Tim Peake recently blazed a trail back to Earth after his succesful 6 month stay on the International Space Station. His travels have sparked the imaginations of British children, who are now dreaming of their own daring space exploits. The UK can be rightfully proud of our space-hero Tim Peake, but we also have to remember that he was the first British astronaut of the European Space Agency (ESA), without whose help he may never have made it into space. And without the ESA, the children Tim has inspired may never get the chance to follow in his footsteps.
Spacewalking, running a marathon in space, and remote-controlling a robot on earth from orbit are just some of the firsts, for a British astronaut, achieved by Peake. But many people believe future achievements like this could be curtailed if the UK votes to leave the EU in Thursday’s referendum.
Clare Moody MEP, Labour’s European Spokesperson on Science and Space Policy, is in no doubt that Britain leaving the EU would be a mistake. Moody is also critical of the Vote Leave camp’s claim that leaving the EU would make it easier for the UK to pursue space exploration and science, saying in The Guardian:
The UK leaving the EU risks future missions of the ESA, building on previous successes which were heavily dependent on UK involvement. Missions like the Philae Lander, the first spacecraft to land on a comet, achieved world wide news coverage and recognition.
Copernicus is an ongoing ESA mission (with UK involvement) consisting of 6 Sentinel satellites, and incorporating data from other satellite sources and Earth based sensors. Copernicus is important in monitoring climate change, environmental protection, agriculture, fisheries and many other areas. It is also an important tool during emergencies such as natural disasters, providing data to public authorities that enable critical decisions to be made during a disaster, and allowing effective environmental legislation to be introduced to reduce risk in the future.
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Jan Woerner is the Director General of ESA and does not want the UK to leave the EU, fearing the knock on effect. Woerner says in Seradata:
If now some states leave the European Union then this is not a good sign. It also questions the aspect of solidarity. Solidarity is not only a win-win situation, it is also an important aspect if one has to contribute to overcome mutual problems. So I really hope the UK will remain in the European Union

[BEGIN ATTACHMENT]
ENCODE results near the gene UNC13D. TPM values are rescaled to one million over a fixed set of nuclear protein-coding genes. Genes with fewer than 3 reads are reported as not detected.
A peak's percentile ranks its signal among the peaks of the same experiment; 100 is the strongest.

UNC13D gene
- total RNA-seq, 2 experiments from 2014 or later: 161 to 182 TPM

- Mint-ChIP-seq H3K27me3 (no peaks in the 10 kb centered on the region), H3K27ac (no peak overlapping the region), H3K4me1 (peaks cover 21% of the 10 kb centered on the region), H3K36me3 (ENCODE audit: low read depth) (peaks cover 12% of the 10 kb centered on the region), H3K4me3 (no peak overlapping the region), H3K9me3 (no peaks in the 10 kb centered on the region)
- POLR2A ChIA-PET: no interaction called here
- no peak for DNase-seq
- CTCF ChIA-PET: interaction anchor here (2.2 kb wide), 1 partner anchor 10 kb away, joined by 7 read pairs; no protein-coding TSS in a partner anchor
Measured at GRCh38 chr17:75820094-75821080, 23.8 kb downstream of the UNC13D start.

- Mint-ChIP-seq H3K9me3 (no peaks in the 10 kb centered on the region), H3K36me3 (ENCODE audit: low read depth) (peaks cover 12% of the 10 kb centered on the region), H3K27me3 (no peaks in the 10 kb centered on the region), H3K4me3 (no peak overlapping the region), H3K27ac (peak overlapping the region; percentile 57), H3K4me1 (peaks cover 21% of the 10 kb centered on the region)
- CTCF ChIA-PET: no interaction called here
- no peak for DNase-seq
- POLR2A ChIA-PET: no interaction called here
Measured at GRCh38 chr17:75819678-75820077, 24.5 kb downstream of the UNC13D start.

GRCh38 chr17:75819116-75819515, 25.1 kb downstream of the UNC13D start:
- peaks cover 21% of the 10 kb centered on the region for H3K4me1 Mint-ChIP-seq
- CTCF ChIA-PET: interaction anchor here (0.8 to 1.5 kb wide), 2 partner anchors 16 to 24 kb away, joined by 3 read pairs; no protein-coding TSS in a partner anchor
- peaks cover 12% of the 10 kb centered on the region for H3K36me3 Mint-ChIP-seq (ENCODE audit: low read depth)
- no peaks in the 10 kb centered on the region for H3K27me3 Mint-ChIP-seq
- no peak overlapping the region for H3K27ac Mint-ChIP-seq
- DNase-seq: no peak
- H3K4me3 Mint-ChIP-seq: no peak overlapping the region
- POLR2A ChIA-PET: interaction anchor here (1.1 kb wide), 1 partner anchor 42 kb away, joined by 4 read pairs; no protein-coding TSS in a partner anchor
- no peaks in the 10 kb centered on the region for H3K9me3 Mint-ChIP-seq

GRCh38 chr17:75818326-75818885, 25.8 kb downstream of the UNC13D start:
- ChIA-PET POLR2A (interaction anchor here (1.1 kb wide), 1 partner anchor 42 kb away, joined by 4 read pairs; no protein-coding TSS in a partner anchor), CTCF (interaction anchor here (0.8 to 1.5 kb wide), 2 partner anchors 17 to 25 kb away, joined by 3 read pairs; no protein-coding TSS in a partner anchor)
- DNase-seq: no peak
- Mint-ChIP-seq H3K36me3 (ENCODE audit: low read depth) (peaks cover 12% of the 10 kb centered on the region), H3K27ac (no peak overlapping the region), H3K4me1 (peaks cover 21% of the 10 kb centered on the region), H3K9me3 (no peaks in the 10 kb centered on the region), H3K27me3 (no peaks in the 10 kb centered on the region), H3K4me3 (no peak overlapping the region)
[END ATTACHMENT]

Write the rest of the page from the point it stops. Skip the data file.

This possible distancing of the UK from the EU, and its resultant negative effect on scientific collaborations and EU funding of UK science, also worries many others concerned about scientific progress. Professor Anne Glover is Dean for Europe at the University of Aberdeen and was previously a scientific adviser to the European Commission. She says:
I have seen how science, engineering and technology have benefited from EU investment. We in the UK attract a high proportion of these funds and draw the best minds in the world to work here, to take advantage of shared opportunities, research funding, free movement of researchers and outstanding infrastructure provided by the EU. This is what our future economic success relies upon.
The Vote Leave campaign website claims that leaving the EU is the best choice for science and technology, and states as a fact:
The UK pays £20 billion to the EU every year – four times the UK’s science and research budget
However the Vote Leave figure for UK contributions is disputed by Full Fact, who say that in 2015 the UK paid £13 billion to the EU budget while receiving back £4.5 billion. This leaves the UK’s net contribution to the EU, for 2015, at around £8.5 billion.
Vote Leave’s claims seem even more ludicrous when considering UK and EU spending on scientific research. The Lords Science Committee recently reported, as published in The Guardian:
The UK contributed nearly £4.3bn for EU research projects from 2007 to 2013, but received nearly £7bn back over the same period, the committee states in a report published on Wednesday. The £2.7bn excess was equivalent to more than £300m in research funds a year.
Neither Space Science, nor any other science, will grind to a halt in the UK if we decide to leave the EU. It will, however, place extra barriers between scientists in the UK and Europe, stifling communication and collaboration essential to scientific progress.
The economic argument is a strong one; many researchers in the UK rely on European funding grants. If the UK leaves the EU then many of these grants will be stopped with no guarantee that they will be replaced by UK funds.
Tim Peake’s space exploits have inspired British children who may well become the next generation of British astronauts or space scientists. To give them that chance, we need to think carefully about how we vote in the European Union Referendum tomorrow.
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